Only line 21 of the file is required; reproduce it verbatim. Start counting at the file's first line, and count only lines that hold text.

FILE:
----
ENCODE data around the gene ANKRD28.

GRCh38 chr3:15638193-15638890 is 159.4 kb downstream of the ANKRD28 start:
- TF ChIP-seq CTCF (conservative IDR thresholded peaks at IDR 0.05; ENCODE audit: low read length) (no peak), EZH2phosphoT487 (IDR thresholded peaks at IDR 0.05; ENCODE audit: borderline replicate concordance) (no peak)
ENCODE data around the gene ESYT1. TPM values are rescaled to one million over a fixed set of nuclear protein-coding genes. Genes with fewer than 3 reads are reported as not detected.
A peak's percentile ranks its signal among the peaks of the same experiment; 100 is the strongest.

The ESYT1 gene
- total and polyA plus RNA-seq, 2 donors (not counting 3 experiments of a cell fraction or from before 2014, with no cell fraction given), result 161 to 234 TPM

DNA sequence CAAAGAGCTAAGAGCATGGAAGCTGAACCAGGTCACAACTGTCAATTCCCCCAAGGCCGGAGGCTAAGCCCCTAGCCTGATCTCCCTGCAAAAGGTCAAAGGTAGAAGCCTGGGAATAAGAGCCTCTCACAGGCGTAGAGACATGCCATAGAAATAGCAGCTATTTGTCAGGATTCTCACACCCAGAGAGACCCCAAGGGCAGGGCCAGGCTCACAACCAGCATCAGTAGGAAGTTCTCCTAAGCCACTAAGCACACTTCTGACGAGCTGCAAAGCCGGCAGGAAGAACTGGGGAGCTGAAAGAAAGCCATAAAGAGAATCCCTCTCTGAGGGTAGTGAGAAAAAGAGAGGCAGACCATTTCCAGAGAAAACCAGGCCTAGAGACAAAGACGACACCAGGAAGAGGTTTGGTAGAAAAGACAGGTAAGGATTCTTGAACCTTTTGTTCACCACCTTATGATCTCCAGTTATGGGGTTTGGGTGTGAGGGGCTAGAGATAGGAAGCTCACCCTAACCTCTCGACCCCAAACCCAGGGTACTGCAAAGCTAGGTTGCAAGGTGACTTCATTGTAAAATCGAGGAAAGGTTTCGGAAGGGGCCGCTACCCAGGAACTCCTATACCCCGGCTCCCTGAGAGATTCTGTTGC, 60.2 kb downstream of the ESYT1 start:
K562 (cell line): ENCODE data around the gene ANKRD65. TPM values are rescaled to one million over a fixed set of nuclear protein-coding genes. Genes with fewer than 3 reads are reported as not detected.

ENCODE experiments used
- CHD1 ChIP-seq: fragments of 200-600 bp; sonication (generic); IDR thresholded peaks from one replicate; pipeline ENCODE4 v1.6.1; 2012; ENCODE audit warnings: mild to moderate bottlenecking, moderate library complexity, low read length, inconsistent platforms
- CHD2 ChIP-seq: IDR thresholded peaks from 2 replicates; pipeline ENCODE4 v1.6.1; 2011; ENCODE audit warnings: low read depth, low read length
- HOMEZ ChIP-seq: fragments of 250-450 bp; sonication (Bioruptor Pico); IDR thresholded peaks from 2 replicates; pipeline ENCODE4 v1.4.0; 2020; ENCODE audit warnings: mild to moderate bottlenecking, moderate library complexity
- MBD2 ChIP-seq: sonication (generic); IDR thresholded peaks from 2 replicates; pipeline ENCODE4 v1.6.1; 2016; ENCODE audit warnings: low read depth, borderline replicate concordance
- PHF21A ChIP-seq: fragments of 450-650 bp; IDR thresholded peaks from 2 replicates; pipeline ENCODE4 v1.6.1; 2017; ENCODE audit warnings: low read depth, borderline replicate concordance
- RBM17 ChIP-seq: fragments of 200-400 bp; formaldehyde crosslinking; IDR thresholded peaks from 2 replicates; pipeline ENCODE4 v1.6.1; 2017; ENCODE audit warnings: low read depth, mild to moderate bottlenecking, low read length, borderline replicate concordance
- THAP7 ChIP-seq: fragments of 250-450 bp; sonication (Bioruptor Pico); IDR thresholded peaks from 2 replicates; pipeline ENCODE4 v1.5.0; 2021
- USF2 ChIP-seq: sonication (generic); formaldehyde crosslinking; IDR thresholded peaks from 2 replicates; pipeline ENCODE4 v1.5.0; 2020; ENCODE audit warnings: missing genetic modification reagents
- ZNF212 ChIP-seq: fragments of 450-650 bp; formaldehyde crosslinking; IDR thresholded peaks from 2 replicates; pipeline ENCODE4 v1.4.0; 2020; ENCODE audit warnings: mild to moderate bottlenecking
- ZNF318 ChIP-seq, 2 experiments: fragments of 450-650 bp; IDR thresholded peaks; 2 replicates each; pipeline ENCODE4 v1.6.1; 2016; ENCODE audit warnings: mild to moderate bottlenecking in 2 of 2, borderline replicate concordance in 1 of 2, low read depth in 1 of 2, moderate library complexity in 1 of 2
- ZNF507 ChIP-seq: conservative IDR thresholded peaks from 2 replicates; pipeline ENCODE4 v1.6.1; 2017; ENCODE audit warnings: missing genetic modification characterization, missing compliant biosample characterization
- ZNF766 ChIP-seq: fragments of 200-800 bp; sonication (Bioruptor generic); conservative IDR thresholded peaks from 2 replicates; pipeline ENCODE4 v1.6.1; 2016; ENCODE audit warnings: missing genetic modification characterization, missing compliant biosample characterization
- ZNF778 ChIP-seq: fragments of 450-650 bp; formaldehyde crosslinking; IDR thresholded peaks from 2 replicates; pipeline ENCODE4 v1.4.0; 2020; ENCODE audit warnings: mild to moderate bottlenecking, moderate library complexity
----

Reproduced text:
- ZNF507 ChIP-seq: conservative IDR thresholded peaks from 2 replicates; pipeline ENCODE4 v1.6.1; 2017; ENCODE audit warnings: missing genetic modification characterization, missing compliant biosample characterization